Archaeological Theory

Sammie Lynch
Mind Map by Sammie Lynch, updated more than 1 year ago
Sammie Lynch
Created by Sammie Lynch over 4 years ago
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Archaeology Mind Map on Archaeological Theory, created by Sammie Lynch on 01/15/2017.

Resource summary

Archaeological Theory
1 Culture History
1.1 V. G. Childe
1.1.1 'The Danube in Prehistory' 1929
1.1.1.1 1929: Defines culture as 'certain types of remains - pots, implements, ornaments, burial rites, house forms - constantly recurring together'
1.1.1.2 Childe's chart relating archaeological cultures of central europe
1.1.2 Diffusionist
1.1.3 Marxist
1.1.4 Saw archaeology as more than just a list of artefacts
1.1.5 A number of traits occurring together that defines culture (Johnson 2010)
1.1.6 'The Dawn of European Civilisation' 1925
1.1.6.1 archaeological culture was now the working tool of European archaeologists
1.1.6.2 Adopted Kossinna's concepts unaware of the racist implications
1.1.6.3 Used Montelius' concept of chronology and diffusion from the middle east to europe
1.1.6.4 An early example of combining approaches
1.1.7 Archaeological theoretical discussions in his early career were not common, he was a pioneer of archaeological theory and the subject
1.1.8 One of the few to address why things changed/happened in the past - Renfrew & Bahn 2008
1.2 A reaction to antiquarism ('cabinets of curiosity'
1.2.1 The Three Age System (Stone Age, Iron Age, Bronze Age)
1.2.1.1 Christian Thomsen attempted to order artefacts by material to some other characteristic (division of danish artefacts)
1.2.1.1.1 By studying & classifying prehistoric artefacts you could produce chronological ordering - Renfrew & Bahn 2008
1.2.2 A response to Charles Darwin's idea of evolution, 'On the origin of the species' 1859 and 'The Descent of Man' 1871, his work laid foundations for typology of artefacts - Renfrew & Bahn 2008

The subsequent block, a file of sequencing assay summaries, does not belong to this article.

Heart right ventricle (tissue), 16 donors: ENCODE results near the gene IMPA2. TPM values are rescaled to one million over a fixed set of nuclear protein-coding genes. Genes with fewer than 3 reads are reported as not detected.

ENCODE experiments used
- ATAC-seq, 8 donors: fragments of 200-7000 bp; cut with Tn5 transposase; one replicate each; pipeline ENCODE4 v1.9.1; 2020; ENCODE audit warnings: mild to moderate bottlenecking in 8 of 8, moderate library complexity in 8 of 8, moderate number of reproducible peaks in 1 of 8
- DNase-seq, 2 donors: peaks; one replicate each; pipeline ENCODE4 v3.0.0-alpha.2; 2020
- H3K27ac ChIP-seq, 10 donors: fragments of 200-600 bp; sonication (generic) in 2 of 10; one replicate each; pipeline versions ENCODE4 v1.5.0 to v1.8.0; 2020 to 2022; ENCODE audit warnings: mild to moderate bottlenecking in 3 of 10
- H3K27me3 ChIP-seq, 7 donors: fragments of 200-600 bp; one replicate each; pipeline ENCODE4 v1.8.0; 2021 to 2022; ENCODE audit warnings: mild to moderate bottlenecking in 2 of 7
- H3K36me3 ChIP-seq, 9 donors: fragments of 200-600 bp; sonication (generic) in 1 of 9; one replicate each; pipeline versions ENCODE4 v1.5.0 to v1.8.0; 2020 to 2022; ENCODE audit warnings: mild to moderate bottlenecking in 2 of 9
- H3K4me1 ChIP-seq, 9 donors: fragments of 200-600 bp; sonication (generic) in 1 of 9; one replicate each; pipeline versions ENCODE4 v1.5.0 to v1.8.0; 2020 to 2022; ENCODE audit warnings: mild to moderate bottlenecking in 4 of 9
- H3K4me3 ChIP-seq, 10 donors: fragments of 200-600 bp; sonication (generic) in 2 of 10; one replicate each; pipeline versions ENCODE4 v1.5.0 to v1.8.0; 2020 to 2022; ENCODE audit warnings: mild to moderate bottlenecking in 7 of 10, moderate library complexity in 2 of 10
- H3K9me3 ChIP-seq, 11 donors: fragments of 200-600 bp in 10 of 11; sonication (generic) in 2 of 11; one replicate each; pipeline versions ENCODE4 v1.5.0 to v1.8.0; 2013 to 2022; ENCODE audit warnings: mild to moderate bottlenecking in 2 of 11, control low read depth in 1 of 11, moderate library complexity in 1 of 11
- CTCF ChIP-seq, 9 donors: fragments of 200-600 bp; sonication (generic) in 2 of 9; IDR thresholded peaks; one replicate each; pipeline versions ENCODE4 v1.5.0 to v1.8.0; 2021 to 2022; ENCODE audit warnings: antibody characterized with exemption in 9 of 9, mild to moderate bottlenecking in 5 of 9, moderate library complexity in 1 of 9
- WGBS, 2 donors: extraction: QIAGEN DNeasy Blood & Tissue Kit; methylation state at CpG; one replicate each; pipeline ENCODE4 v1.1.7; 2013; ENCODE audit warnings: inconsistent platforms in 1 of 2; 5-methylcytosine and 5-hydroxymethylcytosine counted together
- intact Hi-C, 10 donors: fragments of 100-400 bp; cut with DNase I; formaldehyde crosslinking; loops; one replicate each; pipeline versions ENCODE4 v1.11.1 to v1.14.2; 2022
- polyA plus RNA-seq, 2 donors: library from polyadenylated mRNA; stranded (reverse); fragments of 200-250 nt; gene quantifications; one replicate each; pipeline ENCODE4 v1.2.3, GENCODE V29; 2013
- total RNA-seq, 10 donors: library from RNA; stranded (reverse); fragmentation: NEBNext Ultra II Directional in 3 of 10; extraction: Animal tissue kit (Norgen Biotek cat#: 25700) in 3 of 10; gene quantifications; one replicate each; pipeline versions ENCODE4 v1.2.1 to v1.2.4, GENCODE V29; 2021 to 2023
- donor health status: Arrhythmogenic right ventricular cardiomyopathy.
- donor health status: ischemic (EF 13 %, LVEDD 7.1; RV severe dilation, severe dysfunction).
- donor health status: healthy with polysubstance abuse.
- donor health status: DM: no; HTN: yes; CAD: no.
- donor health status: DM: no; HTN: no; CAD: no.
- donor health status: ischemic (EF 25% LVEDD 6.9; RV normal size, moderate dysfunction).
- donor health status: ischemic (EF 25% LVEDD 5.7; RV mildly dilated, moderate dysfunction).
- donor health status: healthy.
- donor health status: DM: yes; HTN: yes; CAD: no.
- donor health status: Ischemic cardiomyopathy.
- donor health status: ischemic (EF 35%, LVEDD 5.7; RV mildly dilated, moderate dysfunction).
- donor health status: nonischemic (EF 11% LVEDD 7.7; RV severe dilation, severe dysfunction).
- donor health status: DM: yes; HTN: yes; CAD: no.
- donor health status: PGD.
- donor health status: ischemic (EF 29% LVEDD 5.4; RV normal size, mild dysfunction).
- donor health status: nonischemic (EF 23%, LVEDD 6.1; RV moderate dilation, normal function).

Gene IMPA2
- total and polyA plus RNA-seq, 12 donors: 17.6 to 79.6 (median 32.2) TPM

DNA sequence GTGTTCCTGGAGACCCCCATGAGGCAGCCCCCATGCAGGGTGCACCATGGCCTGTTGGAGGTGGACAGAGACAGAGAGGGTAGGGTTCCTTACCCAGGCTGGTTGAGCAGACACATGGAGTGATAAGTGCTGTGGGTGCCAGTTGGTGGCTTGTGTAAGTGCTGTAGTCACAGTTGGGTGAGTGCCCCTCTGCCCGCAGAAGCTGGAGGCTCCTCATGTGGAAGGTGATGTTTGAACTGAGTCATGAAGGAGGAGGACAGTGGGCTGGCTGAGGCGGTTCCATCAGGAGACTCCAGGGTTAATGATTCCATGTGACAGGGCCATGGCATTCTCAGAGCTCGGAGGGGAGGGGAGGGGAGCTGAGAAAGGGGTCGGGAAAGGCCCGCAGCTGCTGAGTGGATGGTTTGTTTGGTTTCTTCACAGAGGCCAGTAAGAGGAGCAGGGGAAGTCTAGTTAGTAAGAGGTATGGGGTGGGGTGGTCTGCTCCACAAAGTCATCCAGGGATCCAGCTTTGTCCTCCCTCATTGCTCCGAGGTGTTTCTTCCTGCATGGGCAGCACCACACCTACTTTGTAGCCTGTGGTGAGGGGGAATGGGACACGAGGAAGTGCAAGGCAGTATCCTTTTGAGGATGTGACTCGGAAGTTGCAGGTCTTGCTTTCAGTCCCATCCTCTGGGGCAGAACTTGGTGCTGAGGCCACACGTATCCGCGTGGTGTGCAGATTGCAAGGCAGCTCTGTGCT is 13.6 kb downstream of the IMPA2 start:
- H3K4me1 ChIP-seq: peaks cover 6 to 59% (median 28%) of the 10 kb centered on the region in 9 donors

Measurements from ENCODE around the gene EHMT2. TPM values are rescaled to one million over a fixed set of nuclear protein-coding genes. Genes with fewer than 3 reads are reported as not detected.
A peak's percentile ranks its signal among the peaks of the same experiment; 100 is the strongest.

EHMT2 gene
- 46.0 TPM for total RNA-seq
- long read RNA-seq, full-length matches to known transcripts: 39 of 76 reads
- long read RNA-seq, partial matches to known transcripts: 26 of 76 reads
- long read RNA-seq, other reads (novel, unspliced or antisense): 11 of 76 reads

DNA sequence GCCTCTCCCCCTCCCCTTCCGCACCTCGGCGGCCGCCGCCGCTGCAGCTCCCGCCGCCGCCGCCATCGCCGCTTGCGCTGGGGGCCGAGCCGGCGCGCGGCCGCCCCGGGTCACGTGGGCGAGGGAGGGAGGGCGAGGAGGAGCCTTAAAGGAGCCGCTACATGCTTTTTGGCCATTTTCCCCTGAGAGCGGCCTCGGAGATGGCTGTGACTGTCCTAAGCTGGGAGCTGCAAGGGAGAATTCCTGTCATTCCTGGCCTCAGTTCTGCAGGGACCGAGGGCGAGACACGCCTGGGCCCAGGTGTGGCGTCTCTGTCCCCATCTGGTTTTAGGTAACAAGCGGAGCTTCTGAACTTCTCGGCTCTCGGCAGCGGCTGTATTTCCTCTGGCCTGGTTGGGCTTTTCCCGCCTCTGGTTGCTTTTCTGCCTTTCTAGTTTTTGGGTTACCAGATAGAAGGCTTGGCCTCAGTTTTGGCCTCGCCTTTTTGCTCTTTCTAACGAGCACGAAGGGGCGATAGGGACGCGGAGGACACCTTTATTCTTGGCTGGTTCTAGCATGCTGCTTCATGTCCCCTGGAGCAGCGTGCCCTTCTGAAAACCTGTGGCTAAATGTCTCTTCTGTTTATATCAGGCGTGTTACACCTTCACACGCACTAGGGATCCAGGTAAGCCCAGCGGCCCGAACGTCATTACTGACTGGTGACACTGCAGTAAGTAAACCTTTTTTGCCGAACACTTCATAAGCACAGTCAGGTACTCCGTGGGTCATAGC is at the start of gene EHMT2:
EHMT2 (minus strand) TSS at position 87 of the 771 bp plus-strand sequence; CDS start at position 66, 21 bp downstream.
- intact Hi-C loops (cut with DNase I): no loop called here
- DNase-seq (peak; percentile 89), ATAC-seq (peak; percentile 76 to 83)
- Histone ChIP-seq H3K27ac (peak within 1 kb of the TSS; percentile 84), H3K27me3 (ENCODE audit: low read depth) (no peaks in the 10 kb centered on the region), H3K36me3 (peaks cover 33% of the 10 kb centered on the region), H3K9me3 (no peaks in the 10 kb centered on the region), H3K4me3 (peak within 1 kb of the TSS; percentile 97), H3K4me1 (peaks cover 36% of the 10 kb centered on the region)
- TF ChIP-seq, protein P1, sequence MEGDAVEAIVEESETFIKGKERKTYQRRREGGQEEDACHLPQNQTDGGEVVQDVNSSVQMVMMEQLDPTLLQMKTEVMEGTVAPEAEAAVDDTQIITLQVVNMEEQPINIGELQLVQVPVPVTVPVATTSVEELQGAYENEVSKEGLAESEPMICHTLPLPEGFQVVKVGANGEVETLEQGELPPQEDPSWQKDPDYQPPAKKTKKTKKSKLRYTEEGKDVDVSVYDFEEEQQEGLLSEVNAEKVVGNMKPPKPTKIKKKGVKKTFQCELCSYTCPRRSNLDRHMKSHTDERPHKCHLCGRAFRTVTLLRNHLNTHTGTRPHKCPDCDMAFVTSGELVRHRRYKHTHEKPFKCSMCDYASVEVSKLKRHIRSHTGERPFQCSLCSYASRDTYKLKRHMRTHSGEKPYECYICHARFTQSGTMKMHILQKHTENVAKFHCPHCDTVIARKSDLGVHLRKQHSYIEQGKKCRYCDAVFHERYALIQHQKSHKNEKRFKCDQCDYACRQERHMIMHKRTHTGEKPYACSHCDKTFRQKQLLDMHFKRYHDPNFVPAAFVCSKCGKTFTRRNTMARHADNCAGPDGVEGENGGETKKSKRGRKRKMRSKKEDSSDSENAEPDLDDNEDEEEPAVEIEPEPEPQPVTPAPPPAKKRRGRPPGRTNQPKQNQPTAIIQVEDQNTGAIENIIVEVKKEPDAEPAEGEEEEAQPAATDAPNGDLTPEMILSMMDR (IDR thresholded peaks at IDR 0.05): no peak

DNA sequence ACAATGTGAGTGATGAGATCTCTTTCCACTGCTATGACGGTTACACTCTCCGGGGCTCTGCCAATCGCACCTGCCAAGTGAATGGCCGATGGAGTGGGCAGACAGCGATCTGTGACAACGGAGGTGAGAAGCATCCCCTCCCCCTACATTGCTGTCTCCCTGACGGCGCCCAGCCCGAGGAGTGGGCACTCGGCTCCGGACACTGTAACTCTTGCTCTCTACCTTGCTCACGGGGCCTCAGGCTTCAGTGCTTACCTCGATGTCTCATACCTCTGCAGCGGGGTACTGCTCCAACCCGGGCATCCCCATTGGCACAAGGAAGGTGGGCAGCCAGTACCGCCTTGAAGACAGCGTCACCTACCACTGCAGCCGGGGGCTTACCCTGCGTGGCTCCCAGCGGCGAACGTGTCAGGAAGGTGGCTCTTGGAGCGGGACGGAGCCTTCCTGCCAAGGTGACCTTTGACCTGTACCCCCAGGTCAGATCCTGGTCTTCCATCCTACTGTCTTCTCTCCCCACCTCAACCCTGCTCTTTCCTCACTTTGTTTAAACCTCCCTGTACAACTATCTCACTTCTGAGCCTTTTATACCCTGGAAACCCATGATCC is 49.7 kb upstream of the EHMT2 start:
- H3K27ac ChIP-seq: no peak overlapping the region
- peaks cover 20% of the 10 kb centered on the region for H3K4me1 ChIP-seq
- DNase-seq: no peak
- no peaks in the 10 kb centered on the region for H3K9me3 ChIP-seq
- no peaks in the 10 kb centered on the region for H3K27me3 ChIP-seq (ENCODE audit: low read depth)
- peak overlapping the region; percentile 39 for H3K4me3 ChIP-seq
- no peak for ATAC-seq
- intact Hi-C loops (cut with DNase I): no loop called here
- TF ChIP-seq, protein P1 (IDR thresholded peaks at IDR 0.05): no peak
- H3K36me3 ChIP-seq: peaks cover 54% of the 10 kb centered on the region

1.3 A catalyst for cultural ecology
1.4 Descriptive approach
1.4.1 To record and preserve
1.5 Inductive approach
1.5.1 Accumulated information, organised it and came up with a plausible explanation for the patterns observed
1.5.2 Starts with a pile of information, ending with an idea
1.6 Figuring out the fundamentals of human history; what happened? to who? when? where?
1.7 WEAKNESS
1.7.1 Criticised that culture history was only capable of explaining things in simplistic terms/ it lacked theoretical foundations
1.7.2 Trigger 1998 "'The loss of innocence' in historical perpesctive
1.7.2.1 Dissatisfied with the culture-historical approach. Its idealist epistemology, almost exclusive concern with homologies rather than analogies and invocation of diffusion and migration as the principal explanations of culture change seem old fashioned
1.7.3 Unamitious / pessimistic
1.7.4 Functionalist - concerned with utilitarian and functional aspects of living
1.7.5 Qualitative (seen as good by post-processualists)
1.7.6 Later techniques like radiocarbon dating prove ideas once are wrong
1.8 Migration and Diffusion
1.8.1 Change (external to society) brought about from outside via diffusion/migration/invasion
1.9 Oskar Montelius
1.9.1 Typologist (Typology - Says simpler things are older, more complex things are younger)
1.9.2 Believed diffusion of technological skills in prehistoric times went from the middle east to europe
1.10 Fredrich Ratzel - anthopo-geography
1.10.1 Distribution maps/of material items etc
1.10.2 Gustaf Kossinna - German nationalist
1.10.2.1 Applied Ratzels methods to archaeology
1.11 STRENGTHS
1.11.1 Stratigraphy
1.11.2 Seriation
1.11.3 Stylistic analysis
1.12 Enthnography/Ethnoarchaeology